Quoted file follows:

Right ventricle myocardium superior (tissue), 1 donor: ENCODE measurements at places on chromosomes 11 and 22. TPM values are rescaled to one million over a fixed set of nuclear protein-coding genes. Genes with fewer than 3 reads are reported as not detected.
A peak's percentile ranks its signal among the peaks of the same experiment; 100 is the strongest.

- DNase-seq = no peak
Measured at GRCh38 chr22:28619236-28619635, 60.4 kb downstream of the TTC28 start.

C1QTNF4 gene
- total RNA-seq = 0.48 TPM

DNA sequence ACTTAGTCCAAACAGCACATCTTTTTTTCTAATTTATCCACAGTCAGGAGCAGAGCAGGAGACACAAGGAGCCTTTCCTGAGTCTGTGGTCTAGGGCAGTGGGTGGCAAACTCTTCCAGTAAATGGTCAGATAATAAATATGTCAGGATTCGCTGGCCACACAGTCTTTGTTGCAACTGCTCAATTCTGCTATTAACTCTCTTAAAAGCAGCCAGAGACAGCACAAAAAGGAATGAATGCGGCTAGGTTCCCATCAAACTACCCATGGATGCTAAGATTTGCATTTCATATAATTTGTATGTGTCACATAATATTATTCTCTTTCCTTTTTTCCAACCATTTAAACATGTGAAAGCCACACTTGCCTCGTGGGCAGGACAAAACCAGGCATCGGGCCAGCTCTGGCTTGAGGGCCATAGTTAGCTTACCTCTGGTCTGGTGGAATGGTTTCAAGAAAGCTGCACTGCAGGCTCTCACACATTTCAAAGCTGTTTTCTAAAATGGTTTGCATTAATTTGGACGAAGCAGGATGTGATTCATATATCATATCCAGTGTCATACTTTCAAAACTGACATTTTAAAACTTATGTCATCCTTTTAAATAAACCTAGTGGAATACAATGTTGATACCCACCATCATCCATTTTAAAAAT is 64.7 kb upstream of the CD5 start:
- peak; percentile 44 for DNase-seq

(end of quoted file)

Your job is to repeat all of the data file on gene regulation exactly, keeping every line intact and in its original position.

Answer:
Right ventricle myocardium superior (tissue), 1 donor: ENCODE measurements at places on chromosomes 11 and 22. TPM values are rescaled to one million over a fixed set of nuclear protein-coding genes. Genes with fewer than 3 reads are reported as not detected.
A peak's percentile ranks its signal among the peaks of the same experiment; 100 is the strongest.

- DNase-seq = no peak
Measured at GRCh38 chr22:28619236-28619635, 60.4 kb downstream of the TTC28 start.

C1QTNF4 gene
- total RNA-seq = 0.48 TPM

DNA sequence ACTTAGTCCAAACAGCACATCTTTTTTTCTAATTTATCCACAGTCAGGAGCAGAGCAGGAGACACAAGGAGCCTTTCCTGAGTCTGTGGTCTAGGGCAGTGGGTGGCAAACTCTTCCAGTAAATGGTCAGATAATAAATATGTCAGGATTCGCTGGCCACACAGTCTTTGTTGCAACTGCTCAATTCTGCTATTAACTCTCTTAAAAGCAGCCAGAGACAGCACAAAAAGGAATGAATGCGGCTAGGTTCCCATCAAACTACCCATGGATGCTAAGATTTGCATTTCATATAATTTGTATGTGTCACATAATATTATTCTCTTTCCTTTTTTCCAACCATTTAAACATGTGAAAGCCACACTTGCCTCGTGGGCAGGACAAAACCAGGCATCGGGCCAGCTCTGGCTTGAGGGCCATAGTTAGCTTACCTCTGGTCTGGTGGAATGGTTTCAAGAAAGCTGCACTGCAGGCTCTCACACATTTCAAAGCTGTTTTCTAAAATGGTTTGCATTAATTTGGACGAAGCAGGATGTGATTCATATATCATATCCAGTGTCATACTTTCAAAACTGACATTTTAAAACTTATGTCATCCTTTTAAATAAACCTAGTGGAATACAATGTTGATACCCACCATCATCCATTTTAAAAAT is 64.7 kb upstream of the CD5 start:
- peak; percentile 44 for DNase-seq